Want to know all about smoking food, from meat to fish, veggies to dessert? What about the type of wood? And what’s the secret to getting just the right balance of flavour? Hugh Thomas talks to Ben Tish, ex-head chef at London’s Salt Yard, to nab his top tips and tricks.
Maybe it’s down to a few primeval associations, but smoke and fire has a way of appealing to the senses. Just the sight of fire or fumes, and you might imagine a sirloin steak searing over the grill, dripping fat onto the embers.
In a world full of convection ovens, microwaves, induction hobs and pop-up toasters, is it any wonder more of us are looking for smoke and fire to do the job? Especially so when smoky flavours in food often involve a bit of cheating these days. Take supermarket ‘smoked’ bacon, which relies on additives rather than actual smoke.
A DIY guide to smoking food
Smoking food has been happening since forever. As such, it’s already pretty well documented. And, surprise surprise, it’s easier and cheaper than you thought.
- Step one: fit a rack, like the one you use for cooling cakes, into a sealable heat-proof container. A lidded tray would do the trick.
- Step two: put some soaked oak chips into the container and set them to a smoulder.
- Step three: place your meat on the rack and pop on the lid.
- Step four: wait.
See? Easy. But how to get started without cocking up your food? That’s not always so simple. We asked former Salt Yard chef director, Leith’s cookery teacher and smoke charmer, Ben Tish.
Here’s Ben’s guide to get you started.
1) Smoke is secondary
Whether hot smoking (smoking to cook), or cold smoking (just to impart the smokiness to your food), stay on the conservative side. Rather than go even slightly overboard. You don’t want that beautiful salmon you caught off the banks of Loch Lomond to end up tasting like a mouthful of bonfire. ‘You’re looking for a subtle taste,’ says Ben. ‘And in that respect you want to get excellent quality meat, fish, or whatever you’re smoking so that that is the predominant flavour that comes through. Then the smokiness afterwards.’ Look online for a smoking time chart to guide you.
2) Make it stick: brining
If there’s one essential thing when prepping meat before it’s ready to be smoked, that’s brining. Or curing, if you prefer. While the salt in a cure offers another depth of flavour, it also brings out the moisture in the meat, ‘making the smoke better adhere to what you’re smoking,’ says Ben. ‘If it’s a piece of mackerel, for example, just stick some sea salt and a little sugar on it for 20 to 30 minutes before washing it off. Then the smoke will work much better with it.’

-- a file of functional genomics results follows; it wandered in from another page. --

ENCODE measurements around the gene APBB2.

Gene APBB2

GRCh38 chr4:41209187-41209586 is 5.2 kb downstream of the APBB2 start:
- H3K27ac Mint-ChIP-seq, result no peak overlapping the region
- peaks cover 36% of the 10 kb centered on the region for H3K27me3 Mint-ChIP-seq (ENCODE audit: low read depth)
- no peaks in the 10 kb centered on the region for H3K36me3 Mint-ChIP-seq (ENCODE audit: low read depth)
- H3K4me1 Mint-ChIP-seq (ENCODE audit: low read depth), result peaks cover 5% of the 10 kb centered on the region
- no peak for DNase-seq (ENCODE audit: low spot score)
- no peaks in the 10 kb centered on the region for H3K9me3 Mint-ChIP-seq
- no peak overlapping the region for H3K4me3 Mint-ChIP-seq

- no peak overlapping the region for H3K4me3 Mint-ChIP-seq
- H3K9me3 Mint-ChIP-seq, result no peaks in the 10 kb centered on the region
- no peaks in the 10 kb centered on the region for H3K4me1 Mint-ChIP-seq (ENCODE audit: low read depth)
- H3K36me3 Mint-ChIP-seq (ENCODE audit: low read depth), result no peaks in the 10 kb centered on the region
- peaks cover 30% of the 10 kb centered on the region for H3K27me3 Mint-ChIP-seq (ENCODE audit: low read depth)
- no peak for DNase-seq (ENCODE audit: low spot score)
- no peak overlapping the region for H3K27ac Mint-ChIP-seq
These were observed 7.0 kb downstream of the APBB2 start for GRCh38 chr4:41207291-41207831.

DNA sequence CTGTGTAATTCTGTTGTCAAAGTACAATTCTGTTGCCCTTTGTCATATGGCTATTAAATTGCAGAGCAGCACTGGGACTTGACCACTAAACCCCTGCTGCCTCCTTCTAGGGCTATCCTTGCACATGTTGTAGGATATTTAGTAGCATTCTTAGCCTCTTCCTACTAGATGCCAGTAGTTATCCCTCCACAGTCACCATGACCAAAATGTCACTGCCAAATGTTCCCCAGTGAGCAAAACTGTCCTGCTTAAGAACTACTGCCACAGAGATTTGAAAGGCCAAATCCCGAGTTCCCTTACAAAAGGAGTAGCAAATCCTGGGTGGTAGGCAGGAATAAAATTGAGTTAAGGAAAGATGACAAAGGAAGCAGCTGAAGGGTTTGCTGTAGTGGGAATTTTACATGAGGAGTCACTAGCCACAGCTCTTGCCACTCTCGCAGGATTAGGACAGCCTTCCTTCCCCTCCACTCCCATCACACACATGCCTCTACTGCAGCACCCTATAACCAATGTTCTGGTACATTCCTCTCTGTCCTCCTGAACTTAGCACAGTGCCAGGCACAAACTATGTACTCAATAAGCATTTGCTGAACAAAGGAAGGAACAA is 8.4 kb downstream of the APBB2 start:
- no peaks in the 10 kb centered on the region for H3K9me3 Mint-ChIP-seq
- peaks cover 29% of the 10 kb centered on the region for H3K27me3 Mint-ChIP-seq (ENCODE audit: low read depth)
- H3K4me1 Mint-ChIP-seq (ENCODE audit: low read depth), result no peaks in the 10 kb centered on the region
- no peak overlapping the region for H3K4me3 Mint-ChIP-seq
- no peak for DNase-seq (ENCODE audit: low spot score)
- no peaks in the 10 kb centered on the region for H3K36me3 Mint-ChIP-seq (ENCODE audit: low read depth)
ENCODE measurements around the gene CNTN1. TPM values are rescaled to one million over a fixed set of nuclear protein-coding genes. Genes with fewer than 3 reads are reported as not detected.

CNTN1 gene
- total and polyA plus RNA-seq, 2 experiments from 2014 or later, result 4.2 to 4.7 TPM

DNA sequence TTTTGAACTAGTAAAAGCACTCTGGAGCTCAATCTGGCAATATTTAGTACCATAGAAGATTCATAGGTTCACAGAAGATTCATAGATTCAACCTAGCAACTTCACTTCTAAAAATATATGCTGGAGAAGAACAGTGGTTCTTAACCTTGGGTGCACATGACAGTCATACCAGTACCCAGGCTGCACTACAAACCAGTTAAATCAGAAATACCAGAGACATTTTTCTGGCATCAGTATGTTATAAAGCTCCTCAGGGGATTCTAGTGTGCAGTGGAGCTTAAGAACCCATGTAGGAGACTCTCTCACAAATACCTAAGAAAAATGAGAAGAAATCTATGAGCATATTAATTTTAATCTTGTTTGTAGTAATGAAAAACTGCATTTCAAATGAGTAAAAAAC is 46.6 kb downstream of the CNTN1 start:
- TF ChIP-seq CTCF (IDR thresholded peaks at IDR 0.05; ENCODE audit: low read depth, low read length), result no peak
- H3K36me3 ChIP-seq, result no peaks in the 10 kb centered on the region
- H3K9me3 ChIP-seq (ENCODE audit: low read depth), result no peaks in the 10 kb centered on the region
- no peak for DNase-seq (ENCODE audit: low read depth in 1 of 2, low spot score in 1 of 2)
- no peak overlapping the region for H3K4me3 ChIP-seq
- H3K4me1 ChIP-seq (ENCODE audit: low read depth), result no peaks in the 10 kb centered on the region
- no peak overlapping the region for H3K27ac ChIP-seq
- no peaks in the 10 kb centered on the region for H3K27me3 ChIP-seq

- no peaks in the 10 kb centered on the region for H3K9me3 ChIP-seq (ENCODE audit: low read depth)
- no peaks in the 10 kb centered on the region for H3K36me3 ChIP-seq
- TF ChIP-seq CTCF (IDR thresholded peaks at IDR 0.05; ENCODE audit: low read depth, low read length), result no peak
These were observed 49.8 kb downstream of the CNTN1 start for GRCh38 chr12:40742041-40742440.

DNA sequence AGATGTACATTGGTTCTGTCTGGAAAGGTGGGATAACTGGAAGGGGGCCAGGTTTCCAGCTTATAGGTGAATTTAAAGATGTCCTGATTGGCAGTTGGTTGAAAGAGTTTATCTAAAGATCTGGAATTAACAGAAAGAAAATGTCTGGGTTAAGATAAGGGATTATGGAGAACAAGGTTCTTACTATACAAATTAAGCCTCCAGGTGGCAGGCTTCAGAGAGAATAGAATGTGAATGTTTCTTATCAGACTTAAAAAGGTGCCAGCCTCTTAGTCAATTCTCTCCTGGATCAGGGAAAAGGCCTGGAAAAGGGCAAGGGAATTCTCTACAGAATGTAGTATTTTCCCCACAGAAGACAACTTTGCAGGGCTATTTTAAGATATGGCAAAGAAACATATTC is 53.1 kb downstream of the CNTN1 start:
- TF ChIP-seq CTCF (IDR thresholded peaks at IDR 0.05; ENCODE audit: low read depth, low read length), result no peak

3) Invoke the oak
Over the past few years, smoking and live-fire cooking has become more of a thing in restaurants. To a point where wood or charcoal is treated as an ingredient in itself. Which can translate as either an exciting challenge, or a new level of faff: can I smoke pork over cherry? Does chicken work with silver birch? ‘I’d just use oak chips,’ says Ben. ‘There’s a lot of talk over which wood works with what, but oak is easy to get, and a good all-rounder. Then if you wanted to go and experiment with other woods, you can – it’s kind of a next level thing.’
4) Fuel for the fire, not for the miles
Speaking of wood, Ben goes into quite some detail about where to source it in his book Grill Smoke BBQ (and as I do here). But in short, cheap wood and charcoal (generally the kind you pick up from the nearest petrol station) is, well, rubbish. It’s impure and mostly shipped all the way from South America. ‘Buy British if you can,’ says Ben. ‘It ticks so many boxes. British woodland is great. Mark Parr of London Log Company has certainly pioneered it, but there are other people doing it. It’s very popular now.’
5) Oh, give it a rest
Like with cooking meat in general, it should always be allowed to rest off the heat before you tuck in. As tempting as it may be otherwise. This way, it retains those flavourful juices better when you serve it. The only difference with smoking – and this goes for smoking any food, not just meat – is that resting takes a bit longer. ‘If you eat something smoked straight away, it can be quite acrid,’ Ben says. ‘If it was something like mackerel, you’d want it to rest for three to four hours. Ideally overnight, but generally longer if it’s a bigger cut.’
6) It’s not all about the meat
Smoked vegetables can, believe it or not, be just as tantalising as smoked meat or fish. Besides, vegetarians and vegans needn’t be left out of the good stuff. Feel free to try smoking beetroot, celeriac, tomatoes, garlic, or peppers. ‘Squash works really well,’ says Ben. ‘Cut it in half lengthwise, add salt and pepper, then on the grill over indirect heat, barbecue to 180ºC, throw on a handful of oak chips halfway through the cooking time, then just leave till it softens.’
7) Leave room for dessert
You may have heard of smoked ice cream, butter, or chocolate. Constituent ingredients are fairly simple enough (you can cold smoke milk in a heatproof container for 30 minutes, and stick to milk chocolate instead of dark), but the whole pudding? ‘I did a lot of testing on this,’ Ben says of his smoked frangipane tart. ‘And managed to do the whole thing on a barbecue – even blind-baking the pastry – but it was a real pain in the end. So I blind-baked the base in the oven, then made frangipane with cherries and cooked that in the barbecue off the direct heat with silver birch. And it got a really good smokiness to it.’
Cakes also suit well to the smoker, as does some fruit – pineapple, perhaps, foremost. ‘Grill chunks of pineapple over direct heat,’ Ben says. ‘Then move it to the side, put some wood on the barbecue, baste the pineapple with vanilla syrup, then close the lid to get smoke onto it, and repeat the process three or four times to get it really smoky.’